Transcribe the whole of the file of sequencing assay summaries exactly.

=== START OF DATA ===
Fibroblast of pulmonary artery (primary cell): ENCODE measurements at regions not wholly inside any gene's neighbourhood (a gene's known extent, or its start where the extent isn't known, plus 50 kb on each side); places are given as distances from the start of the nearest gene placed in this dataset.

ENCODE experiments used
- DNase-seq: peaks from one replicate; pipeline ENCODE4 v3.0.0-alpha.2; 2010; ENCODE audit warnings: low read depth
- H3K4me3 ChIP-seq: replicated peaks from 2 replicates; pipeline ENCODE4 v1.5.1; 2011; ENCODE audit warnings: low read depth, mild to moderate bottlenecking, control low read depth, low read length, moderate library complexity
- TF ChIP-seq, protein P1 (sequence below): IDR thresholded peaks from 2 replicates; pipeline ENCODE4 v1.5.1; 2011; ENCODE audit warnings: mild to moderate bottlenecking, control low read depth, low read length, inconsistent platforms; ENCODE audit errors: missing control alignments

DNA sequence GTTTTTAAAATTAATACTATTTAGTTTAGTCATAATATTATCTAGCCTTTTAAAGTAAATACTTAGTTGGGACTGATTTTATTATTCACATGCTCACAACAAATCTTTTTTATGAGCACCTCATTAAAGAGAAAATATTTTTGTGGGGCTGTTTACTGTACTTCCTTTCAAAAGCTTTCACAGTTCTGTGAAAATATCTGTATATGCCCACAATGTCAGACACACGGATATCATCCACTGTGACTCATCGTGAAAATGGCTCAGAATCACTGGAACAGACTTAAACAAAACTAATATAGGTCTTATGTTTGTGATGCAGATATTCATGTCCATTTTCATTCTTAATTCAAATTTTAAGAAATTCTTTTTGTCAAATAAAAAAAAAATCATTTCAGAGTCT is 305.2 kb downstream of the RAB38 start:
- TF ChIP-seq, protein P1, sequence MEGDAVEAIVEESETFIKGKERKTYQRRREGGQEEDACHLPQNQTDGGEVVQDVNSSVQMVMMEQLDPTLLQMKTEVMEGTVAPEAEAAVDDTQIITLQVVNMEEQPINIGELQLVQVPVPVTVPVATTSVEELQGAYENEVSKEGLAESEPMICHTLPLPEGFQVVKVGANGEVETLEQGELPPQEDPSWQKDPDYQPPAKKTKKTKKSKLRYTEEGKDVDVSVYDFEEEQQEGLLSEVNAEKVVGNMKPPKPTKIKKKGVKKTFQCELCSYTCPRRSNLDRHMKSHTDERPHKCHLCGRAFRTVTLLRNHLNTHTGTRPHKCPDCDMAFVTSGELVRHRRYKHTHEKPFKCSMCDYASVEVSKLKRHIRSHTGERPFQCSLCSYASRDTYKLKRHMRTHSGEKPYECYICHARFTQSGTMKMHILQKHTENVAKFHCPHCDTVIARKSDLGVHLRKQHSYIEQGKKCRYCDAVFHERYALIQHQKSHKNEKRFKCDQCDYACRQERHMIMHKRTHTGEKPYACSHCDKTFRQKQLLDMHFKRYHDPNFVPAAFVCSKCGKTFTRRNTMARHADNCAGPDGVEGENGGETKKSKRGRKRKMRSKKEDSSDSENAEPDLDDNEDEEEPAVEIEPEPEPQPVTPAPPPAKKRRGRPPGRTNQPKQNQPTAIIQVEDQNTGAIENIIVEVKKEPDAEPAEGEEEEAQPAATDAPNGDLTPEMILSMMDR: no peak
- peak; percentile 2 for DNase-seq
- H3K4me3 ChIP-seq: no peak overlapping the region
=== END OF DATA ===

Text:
Fibroblast of pulmonary artery (primary cell): ENCODE measurements at regions not wholly inside any gene's neighbourhood (a gene's known extent, or its start where the extent isn't known, plus 50 kb on each side); places are given as distances from the start of the nearest gene placed in this dataset.

ENCODE experiments used
- DNase-seq: peaks from one replicate; pipeline ENCODE4 v3.0.0-alpha.2; 2010; ENCODE audit warnings: low read depth
- H3K4me3 ChIP-seq: replicated peaks from 2 replicates; pipeline ENCODE4 v1.5.1; 2011; ENCODE audit warnings: low read depth, mild to moderate bottlenecking, control low read depth, low read length, moderate library complexity
- TF ChIP-seq, protein P1 (sequence below): IDR thresholded peaks from 2 replicates; pipeline ENCODE4 v1.5.1; 2011; ENCODE audit warnings: mild to moderate bottlenecking, control low read depth, low read length, inconsistent platforms; ENCODE audit errors: missing control alignments

DNA sequence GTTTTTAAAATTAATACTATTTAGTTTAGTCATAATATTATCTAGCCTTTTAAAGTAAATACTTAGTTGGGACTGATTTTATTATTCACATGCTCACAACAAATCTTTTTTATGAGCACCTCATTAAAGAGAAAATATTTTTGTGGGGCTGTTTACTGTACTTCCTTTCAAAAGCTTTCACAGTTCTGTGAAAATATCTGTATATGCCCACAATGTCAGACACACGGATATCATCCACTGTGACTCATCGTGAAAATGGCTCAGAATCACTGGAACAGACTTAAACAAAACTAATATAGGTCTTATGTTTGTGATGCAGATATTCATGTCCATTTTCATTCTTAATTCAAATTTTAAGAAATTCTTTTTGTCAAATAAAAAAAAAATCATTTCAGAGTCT is 305.2 kb downstream of the RAB38 start:
- TF ChIP-seq, protein P1, sequence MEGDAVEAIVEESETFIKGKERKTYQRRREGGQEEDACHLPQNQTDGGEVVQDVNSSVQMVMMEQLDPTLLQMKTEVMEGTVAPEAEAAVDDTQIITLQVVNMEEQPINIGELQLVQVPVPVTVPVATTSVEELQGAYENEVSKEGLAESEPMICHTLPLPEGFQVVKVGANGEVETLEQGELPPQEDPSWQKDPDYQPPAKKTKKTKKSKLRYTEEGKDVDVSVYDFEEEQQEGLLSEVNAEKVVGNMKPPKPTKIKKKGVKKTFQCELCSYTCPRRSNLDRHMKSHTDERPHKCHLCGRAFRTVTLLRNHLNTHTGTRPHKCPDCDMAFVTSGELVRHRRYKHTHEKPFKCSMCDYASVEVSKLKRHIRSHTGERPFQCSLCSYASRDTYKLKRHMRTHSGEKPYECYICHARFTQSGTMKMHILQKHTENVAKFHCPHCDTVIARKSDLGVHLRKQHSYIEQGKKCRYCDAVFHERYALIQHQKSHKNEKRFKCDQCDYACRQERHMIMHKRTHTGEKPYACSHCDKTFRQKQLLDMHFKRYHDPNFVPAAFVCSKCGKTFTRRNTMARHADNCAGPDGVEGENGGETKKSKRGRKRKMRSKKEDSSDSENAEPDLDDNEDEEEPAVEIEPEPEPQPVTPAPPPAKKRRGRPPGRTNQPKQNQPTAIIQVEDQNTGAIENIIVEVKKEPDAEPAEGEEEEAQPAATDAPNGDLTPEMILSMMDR: no peak
- peak; percentile 2 for DNase-seq
- H3K4me3 ChIP-seq: no peak overlapping the region